They are the origin of a thousand stories, the muse for countless poetic thoughts
But all woods were young once; even the oldest magic had a beginning

The desire to plant trees lives within us all, oft suppressed by the strain of modern life
Yet sometimes delicate bubbles of inspiration reach the surface, faint echoes of our arboreal past
Once, in the bluest of moons, these echoes take root

Such a moon adorned the sky over Counden as the end of the century drew near
The need to plant trees grew in the hearts of the people, the old horse paddock a willing host
Ideas merged into hope that stirred into action; Wedge Wood was born

She was no pedigree but a much-loved mongrel, a motley selection of species and hues
Trees were planted with ardour, oak beside cherry whilst birch neighboured pine
Barely five acres, a modest new smudge of green on the city map

Years passed and the trees grew tall, engaged in an unending tussle for sunlight
Paths were found by fearless explorers, two-legged and four, as the community embraced the wood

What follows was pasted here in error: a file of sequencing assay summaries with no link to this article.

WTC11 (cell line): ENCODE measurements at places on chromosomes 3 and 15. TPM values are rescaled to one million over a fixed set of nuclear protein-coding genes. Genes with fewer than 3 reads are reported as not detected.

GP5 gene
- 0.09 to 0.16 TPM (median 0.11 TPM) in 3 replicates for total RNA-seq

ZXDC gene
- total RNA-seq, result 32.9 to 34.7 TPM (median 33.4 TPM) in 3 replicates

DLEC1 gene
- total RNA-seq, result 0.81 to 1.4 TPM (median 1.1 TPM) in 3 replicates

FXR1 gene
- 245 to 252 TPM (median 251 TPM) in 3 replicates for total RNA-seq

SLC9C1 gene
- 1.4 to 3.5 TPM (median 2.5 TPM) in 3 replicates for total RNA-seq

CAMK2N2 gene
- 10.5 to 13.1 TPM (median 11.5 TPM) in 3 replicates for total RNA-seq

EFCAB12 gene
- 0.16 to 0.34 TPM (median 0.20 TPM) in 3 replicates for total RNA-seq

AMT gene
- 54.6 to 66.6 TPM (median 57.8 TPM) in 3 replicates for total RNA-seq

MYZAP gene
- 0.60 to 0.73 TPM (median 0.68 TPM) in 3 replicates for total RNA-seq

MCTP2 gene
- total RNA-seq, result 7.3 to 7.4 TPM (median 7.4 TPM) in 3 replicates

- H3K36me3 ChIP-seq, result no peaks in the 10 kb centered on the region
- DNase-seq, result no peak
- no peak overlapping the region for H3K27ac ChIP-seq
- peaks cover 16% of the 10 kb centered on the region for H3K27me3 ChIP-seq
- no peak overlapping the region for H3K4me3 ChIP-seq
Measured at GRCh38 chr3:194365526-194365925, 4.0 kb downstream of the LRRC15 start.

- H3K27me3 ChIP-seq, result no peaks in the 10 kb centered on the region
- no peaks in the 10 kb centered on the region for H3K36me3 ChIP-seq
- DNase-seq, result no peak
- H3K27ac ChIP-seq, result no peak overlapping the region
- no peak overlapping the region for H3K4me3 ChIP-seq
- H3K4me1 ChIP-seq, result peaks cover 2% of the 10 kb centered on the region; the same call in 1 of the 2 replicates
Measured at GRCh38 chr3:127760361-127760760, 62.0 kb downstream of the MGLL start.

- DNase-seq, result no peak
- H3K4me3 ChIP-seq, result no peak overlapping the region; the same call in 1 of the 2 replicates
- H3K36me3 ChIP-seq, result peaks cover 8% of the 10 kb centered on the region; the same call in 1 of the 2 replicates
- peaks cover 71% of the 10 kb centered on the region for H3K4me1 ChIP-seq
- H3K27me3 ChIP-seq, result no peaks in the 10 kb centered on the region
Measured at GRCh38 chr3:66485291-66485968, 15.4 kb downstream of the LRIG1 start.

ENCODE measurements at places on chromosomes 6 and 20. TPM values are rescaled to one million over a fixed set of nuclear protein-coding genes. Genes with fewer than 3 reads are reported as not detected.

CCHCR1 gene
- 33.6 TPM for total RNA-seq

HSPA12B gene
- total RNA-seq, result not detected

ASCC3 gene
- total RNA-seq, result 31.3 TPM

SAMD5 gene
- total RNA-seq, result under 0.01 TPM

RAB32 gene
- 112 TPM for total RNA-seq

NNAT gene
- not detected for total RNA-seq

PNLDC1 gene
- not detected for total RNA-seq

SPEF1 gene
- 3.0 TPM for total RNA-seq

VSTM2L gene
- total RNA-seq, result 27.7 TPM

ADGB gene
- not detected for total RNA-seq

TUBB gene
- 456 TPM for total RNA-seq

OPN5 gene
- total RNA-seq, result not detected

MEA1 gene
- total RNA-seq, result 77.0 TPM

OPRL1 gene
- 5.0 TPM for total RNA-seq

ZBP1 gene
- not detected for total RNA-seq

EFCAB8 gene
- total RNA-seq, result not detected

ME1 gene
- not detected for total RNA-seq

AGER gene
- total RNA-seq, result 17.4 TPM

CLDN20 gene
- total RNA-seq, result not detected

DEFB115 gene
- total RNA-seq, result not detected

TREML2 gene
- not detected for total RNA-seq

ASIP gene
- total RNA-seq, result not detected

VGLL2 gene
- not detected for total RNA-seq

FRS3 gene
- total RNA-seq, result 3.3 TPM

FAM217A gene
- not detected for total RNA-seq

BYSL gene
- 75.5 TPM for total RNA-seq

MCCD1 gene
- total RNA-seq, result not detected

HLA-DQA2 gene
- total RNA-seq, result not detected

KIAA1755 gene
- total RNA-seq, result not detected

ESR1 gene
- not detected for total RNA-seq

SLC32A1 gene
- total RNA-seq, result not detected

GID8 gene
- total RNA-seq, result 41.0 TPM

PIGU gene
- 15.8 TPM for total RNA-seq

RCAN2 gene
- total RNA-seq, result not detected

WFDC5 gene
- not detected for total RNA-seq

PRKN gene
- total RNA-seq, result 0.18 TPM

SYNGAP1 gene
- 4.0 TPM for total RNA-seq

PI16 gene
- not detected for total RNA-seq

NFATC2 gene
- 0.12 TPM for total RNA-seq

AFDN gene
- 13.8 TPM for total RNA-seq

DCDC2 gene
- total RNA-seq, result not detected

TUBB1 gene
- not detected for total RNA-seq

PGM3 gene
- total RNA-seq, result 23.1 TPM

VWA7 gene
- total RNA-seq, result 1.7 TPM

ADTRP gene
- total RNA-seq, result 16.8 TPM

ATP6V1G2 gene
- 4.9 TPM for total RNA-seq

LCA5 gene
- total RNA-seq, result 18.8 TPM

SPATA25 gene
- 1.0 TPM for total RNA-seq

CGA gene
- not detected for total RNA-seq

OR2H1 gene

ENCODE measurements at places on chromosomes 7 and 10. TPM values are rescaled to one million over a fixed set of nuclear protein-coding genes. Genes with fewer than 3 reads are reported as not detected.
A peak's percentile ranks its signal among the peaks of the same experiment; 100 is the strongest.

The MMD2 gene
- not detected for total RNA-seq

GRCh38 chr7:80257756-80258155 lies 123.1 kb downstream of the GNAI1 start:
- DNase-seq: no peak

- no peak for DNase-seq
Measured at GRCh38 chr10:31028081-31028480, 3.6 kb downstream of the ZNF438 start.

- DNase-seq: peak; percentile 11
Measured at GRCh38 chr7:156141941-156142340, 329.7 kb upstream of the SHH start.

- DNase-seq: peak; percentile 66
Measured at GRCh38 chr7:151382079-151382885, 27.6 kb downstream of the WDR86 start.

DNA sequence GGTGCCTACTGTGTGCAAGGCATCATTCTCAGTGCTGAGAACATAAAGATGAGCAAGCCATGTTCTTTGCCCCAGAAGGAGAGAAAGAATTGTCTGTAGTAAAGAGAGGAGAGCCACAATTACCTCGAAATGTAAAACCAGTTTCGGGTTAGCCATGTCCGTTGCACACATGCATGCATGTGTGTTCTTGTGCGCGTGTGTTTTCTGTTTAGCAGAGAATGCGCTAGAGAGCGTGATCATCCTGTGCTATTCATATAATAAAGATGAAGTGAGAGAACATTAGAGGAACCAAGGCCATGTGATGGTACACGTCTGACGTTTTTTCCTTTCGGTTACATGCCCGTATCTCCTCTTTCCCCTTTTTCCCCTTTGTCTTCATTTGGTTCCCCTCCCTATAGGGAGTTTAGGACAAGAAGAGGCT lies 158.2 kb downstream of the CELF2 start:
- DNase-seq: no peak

A host of birds and beasts took up residence, bringing with them the seeds of a new enchantment

These seeds grow fast in the right conditions, but are stifled by boredom and neglect
Today unseen wood sprites work hard to nurture them, a volunteer army rich in lore and skill
Coppicing and thinning, laying and pleaching, each act of woodcraft providing kindling for the magic to spark

Wedge Wood is still young, yet already her pull is felt by those who cherish her
The runners and dog walkers, ramblers and amblers, painters and poets
For the worth of a woodland lies not in its size or age, but in the joy and awe it inspires

This woodland belongs to all who take solace beneath her shade

Dog with a Job

Dog with a job
Earning his keep
No time to stop
No time to sleep

Dog with a job
Works at the border
Sniffing for drugs
Maintaining order

Dog with a job
Works on a farm
Herding the sheep
Guarding the barn

Dog with a job
In a hi-viz vest
Rescues lost hikers
She’s simply the best

Dog with a job
Patient and kind
Warning the deaf
Guiding the blind

Dog with a job
Joined the police
Catches the bad guys